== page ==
Pityriasis Rosea - Dream Health

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Monday, 13 July 2015

Pityriasis Rosea


Pityriasis_Rosea
Pityriasis Rosea – Common Skin Problem

Pityriasis rosea is a common skin problem which tends to cause a temporary rash and can take place at any age which is generally seen between the ages of 10 and 35. This ailment is usually harmless though it could cause rare and serious problems in pregnant women, like miscarriage or premature delivery. Pityriasis rosea appears as raised red scaly patches on the body which tends to be very itchy and usually clears off within 2 -12 weeks. In rare cases, it could even last for around 5 months.

This condition does leave any traces of scars, though some may tend to have discolouration of their skin being affected with this disorder which could last for a few months. In most cases a single pick or oval patch of scaly skin known as `herald patch’ is seen on the chest, tummy and the back around 5 – 15 days prior to the development of the rash. The cause of Pityriasis Rosea is not known but the possibility could be that the rash could be due to viral infection though there is no evidence, presently to support this claim. This disease is not contagious and does not spread to others on physical contact and the need to keep away from an infected individual does not arise.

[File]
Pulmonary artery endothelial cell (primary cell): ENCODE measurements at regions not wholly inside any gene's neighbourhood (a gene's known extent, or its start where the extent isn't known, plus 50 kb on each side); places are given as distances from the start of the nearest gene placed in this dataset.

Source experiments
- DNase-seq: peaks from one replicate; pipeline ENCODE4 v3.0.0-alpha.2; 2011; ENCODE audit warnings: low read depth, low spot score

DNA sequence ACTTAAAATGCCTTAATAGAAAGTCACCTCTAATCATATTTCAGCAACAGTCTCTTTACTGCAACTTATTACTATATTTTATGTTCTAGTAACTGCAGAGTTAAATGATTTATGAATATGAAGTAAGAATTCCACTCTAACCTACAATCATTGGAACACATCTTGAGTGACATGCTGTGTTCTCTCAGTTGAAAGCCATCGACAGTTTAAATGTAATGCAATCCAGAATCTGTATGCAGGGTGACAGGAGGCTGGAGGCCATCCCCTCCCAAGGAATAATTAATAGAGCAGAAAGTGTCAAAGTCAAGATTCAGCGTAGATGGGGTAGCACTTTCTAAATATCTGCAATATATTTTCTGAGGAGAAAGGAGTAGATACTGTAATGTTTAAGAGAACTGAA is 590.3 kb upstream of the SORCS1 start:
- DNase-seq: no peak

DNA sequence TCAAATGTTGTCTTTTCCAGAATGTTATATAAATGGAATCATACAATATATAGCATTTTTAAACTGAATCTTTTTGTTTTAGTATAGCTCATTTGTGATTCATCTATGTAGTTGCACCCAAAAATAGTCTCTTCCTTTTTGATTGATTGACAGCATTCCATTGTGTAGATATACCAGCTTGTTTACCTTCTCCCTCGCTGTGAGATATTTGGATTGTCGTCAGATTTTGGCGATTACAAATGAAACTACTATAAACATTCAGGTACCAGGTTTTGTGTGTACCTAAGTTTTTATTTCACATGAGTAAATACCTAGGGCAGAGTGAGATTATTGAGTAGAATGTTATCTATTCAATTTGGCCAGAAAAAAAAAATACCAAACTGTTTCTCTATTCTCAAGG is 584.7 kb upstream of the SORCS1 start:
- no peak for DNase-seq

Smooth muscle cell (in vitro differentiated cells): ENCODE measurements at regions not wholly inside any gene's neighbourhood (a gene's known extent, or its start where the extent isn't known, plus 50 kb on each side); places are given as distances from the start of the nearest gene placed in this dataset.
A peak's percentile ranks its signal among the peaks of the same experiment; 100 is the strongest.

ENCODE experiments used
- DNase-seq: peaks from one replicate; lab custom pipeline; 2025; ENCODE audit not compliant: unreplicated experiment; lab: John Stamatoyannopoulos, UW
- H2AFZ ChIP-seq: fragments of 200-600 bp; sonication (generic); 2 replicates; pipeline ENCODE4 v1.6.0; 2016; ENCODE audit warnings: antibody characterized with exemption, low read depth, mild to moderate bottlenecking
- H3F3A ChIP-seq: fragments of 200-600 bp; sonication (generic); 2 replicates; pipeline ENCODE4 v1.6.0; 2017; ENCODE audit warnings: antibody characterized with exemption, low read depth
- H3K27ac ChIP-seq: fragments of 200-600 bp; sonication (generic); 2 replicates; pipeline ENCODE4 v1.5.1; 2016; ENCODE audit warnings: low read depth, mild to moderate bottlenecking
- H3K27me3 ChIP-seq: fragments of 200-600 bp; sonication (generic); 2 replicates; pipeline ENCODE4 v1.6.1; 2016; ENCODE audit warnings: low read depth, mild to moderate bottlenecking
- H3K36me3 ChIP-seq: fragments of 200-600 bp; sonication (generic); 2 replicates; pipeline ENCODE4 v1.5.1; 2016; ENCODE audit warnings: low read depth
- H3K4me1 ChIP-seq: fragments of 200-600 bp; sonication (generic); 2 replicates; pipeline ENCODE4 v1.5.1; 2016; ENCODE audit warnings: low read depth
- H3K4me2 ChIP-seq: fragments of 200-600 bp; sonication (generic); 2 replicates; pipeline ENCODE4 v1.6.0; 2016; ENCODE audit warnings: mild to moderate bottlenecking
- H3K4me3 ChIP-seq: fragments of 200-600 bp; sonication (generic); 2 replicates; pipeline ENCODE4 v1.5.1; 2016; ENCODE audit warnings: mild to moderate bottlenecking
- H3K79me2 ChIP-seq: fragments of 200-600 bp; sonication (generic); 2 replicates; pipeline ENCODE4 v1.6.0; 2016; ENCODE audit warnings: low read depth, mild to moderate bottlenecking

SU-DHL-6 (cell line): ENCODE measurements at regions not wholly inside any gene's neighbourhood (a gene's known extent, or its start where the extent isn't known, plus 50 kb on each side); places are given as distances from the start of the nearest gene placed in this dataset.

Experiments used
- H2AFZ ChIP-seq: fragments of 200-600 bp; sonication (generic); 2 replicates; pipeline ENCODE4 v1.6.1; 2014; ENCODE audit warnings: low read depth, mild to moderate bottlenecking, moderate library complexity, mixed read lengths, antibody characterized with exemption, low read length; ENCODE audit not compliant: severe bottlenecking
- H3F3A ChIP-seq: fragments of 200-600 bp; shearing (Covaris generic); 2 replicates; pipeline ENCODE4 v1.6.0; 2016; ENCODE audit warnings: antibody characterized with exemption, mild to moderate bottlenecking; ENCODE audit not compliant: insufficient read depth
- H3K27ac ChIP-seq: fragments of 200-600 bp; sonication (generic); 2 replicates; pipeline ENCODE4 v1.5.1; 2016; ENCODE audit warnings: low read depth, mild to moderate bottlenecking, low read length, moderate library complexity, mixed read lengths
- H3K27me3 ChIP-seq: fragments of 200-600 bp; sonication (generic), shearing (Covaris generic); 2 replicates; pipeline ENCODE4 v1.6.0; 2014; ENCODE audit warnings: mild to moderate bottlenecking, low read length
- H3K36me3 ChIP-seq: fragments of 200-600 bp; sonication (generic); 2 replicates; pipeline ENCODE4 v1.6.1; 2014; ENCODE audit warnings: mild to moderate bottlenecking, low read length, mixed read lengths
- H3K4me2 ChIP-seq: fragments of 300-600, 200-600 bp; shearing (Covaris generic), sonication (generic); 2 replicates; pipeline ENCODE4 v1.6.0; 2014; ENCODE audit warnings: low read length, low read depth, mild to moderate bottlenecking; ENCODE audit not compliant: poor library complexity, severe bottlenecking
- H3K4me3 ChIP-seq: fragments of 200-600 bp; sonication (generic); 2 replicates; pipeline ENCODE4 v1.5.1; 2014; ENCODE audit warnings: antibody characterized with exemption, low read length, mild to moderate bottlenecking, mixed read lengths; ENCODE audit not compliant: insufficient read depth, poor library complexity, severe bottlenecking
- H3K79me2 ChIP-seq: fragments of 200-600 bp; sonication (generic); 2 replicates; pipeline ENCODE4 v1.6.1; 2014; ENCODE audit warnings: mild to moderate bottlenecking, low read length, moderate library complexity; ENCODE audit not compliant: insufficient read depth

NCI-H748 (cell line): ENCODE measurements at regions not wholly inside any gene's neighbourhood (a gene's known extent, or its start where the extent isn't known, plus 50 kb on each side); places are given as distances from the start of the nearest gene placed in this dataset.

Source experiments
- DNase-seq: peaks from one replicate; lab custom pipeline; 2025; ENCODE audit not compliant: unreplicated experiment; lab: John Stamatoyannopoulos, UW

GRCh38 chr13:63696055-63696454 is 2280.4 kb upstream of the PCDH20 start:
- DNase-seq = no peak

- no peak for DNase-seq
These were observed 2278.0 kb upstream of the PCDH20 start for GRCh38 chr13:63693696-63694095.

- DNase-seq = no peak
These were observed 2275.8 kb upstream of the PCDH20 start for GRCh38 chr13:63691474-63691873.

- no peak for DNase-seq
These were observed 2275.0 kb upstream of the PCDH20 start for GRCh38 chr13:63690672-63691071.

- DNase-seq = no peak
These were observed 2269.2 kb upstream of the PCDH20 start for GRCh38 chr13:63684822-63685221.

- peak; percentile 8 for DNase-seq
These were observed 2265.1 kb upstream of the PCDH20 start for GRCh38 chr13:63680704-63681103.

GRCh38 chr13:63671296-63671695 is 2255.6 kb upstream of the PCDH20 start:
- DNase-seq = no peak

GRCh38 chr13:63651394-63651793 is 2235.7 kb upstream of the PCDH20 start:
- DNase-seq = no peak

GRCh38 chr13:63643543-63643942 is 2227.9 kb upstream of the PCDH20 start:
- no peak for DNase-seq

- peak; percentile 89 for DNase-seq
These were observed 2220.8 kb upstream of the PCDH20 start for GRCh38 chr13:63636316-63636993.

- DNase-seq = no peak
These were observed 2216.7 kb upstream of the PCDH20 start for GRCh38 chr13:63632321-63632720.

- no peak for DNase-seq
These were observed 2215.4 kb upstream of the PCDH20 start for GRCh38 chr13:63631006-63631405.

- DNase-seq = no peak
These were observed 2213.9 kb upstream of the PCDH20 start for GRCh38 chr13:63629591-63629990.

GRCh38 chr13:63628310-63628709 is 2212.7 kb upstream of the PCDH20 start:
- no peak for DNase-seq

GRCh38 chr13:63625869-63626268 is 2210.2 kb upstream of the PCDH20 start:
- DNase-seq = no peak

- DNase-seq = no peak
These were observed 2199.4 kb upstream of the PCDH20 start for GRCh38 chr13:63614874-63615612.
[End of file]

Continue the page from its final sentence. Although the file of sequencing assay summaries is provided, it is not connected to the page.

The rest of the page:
Similar to Other Skin Conditions 

If one has a rash, it is advisable to consult your GP who could confirm if the person has pityriasis rosea or other ailments like psoriasis, eczema or fungal skin infection.In case of uncertainty, one could check with a dermatologist. If one develops soreness or blister, or if the eyes, genitals or mouth tend to get affected, medical helps need to be taken immediately since this could be a serious condition. In several cases, this disorder clears away without much treatment and the rash generally disappears within 12 weeks and at times may last for 5 months. The rash often starts with a single oval or round, pink patch which is scaly having a raised border or herald patch.

The size could range from 2 cm to 10 cm though larger patches are also common. Thereafter, salmon coloured oval patches tend to appear in batches on the abdomen, chest, arms, back and legs of about 1 cm and at times could also spread to the neck though rarely to the face. The patches on the back are generally vertical and angled to form a `Christmas tree or fir tree appearance. There could be mild itching for about half of the people suffering from this rash.
Treatment – Moisturisers/Steroid Creams

In some cases, the rash could take other forms and rounded bumps or popular rash may appear in the case of children, pregnant women and people having dark skin. In young children and infants, blisters may appear while in some people the herald patch could appear or two herald patches may be seen close together. Prior to the herald patch, one may tend to feel exhausted as though suffering from a cold and may also suffer from nausea, headache, sore throat and loss of appetite.

The rash seems to be similar those seen in several other skin conditions which may include tinea versicolor, ringworm, eczema etc. Rash similar to pityriasis rosea could also be due to syphilis as well as certain medicines like antibiotics. To relieve the itching sensation, emollients or moisturisers, steroid creams and antihistamines could be used.

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